The majority of lessons observed had a disciplined atmosphere with a clear and fair code of behaviour. A positive teacher-student rapport was observed in these lessons, which is to be commended, and it contributed to a constructive learning environment. Students were generally attentive, interested and anxious to participate well in the learning processes. In general, there was an appropriate pace to most of the lessons observed which facilitated student learning. Food test, forces and moments, fungi, genetics, heat and light, the periodic table and measurement were the topics of study in the observed lessons.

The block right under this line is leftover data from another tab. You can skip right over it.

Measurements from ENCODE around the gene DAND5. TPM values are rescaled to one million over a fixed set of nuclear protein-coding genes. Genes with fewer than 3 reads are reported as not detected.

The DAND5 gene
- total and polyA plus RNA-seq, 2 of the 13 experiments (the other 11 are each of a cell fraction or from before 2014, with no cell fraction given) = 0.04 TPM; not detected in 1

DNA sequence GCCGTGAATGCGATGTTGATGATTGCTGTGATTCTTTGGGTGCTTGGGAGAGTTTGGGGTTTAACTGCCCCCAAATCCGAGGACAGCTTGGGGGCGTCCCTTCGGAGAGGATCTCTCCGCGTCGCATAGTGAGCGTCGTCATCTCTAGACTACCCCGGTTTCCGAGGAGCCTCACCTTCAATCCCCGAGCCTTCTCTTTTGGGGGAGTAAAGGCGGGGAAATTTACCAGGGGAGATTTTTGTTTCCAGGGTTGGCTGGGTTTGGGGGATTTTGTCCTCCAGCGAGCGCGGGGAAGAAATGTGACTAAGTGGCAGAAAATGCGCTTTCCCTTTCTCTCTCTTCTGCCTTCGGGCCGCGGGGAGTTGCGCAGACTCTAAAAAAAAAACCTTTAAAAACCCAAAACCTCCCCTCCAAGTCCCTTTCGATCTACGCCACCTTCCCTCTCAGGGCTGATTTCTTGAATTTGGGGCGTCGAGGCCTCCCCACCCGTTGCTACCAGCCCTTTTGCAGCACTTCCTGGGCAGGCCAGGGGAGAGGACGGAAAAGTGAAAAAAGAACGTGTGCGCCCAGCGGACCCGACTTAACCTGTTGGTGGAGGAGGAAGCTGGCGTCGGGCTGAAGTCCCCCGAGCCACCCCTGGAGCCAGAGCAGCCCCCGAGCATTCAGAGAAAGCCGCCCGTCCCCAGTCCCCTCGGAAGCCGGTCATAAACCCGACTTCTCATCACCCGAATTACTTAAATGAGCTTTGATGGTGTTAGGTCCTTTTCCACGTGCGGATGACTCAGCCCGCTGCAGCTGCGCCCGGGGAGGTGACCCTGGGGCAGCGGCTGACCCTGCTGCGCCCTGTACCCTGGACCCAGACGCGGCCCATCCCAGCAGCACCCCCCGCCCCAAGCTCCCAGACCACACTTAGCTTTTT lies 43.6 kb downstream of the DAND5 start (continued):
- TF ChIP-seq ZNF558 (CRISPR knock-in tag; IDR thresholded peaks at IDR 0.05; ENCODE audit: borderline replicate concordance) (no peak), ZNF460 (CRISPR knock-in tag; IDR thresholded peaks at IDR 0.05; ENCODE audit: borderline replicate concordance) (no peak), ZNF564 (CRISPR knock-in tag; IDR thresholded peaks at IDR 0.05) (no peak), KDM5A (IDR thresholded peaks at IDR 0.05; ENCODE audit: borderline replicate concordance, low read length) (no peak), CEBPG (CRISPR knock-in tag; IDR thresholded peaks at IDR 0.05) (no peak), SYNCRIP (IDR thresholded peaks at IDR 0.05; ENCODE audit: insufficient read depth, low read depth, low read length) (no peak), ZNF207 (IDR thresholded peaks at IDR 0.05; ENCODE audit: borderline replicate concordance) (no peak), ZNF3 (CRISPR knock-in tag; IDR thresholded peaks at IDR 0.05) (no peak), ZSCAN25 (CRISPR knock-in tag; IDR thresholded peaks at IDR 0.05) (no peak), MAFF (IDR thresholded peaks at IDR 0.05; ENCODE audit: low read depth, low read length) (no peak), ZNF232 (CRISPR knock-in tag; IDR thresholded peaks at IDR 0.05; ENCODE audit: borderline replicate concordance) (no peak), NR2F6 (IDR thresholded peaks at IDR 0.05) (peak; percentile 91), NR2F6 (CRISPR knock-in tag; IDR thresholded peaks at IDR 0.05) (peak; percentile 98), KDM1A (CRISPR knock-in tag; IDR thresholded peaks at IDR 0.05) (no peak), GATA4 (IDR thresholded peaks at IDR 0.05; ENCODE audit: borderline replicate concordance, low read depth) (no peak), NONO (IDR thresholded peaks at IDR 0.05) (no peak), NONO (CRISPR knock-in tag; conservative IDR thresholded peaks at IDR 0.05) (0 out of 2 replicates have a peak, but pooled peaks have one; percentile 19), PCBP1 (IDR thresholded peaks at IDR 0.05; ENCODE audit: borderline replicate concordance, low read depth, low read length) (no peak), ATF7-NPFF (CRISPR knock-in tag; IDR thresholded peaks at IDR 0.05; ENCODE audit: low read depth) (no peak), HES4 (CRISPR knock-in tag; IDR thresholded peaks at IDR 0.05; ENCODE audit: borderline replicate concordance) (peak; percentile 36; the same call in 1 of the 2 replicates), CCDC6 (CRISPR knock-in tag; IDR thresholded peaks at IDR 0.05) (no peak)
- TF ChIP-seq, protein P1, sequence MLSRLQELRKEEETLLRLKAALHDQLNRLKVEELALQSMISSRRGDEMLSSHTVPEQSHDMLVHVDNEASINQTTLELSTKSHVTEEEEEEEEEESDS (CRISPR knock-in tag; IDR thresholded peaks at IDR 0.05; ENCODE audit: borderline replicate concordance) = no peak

Teaching methodologies observed included student practical work in groups, teacher demonstration, questioning, explanation, whiteboard work, use of handouts and/or worksheets, use of textbooks and ICT. Most but not all lessons began with some form of whole-class teaching. Previous work, knowledge and understanding were examined through questioning. Some of the questioning was directed to named students, which is good practice. Chorused answering to questioning should be discouraged as this makes it very difficult to know how well individual students understand the material. In some lessons students were continually questioned as the topic was developed, which is good practice and is to be encouraged. As all classes observed were of mixed ability, it is recommended that differentiation by questioning be employed to encourage the active participation of students who are less able and to provide a challenge for students who are more familiar with the subject matter. Closed questions might ask for a name or specific piece of information. The use of more probing techniques, for example, which might ask for a student’s line of reasoning or an opinion or evaluation, should be considered, with adequate time afforded to a student to answer. It is also important to ensure that all students are engaged through questioning at different points throughout the lesson to ensure that their learning does not become purely passive. Whole-class teaching was also used effectively at the end of some of the lessons observed. This helped to draw together key points under the guidance of the teacher, and was very effective.